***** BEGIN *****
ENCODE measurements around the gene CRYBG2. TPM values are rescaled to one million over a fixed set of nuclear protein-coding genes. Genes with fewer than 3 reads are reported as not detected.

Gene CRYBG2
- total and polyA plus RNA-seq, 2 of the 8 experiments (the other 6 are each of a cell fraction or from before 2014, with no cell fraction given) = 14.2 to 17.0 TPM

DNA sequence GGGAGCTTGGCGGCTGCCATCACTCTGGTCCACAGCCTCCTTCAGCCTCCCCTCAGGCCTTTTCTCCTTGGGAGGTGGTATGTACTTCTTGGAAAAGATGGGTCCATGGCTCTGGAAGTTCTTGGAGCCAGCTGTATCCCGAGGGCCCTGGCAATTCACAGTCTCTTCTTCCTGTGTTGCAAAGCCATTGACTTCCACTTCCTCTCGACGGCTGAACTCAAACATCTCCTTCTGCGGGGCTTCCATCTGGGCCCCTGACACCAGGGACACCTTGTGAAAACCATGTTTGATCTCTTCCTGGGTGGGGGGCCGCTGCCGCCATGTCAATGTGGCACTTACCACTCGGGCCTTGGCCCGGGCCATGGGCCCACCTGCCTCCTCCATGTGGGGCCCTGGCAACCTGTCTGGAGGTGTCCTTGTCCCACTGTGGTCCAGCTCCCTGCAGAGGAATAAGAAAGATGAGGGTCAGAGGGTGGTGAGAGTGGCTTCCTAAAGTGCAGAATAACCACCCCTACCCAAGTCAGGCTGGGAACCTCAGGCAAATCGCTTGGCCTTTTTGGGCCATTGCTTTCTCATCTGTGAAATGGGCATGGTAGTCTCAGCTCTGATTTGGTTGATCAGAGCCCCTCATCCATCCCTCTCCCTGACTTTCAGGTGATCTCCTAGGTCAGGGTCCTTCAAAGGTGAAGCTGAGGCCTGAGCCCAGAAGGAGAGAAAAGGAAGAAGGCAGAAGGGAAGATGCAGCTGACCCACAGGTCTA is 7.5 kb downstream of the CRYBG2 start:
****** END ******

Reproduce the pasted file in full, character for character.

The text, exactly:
ENCODE measurements around the gene CRYBG2. TPM values are rescaled to one million over a fixed set of nuclear protein-coding genes. Genes with fewer than 3 reads are reported as not detected.

Gene CRYBG2
- total and polyA plus RNA-seq, 2 of the 8 experiments (the other 6 are each of a cell fraction or from before 2014, with no cell fraction given) = 14.2 to 17.0 TPM

DNA sequence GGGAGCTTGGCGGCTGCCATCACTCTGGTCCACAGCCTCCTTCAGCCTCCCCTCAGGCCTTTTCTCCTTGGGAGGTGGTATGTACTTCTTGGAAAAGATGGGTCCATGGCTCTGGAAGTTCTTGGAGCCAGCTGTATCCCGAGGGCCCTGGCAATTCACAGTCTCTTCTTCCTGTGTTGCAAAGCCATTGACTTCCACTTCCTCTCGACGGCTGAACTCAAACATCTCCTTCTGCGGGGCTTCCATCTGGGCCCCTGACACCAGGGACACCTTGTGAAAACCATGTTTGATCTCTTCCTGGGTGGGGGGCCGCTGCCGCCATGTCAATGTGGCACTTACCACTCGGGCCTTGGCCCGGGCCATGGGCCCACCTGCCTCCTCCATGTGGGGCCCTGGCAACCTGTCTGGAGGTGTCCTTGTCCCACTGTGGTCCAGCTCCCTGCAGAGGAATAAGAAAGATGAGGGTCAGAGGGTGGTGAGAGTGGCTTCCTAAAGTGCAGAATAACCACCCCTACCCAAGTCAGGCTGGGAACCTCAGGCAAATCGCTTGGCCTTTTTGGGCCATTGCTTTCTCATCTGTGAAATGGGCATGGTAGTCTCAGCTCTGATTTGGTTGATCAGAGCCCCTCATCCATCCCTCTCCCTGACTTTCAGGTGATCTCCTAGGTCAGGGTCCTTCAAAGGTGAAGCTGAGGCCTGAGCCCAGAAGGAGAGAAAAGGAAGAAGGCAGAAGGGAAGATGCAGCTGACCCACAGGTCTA is 7.5 kb downstream of the CRYBG2 start: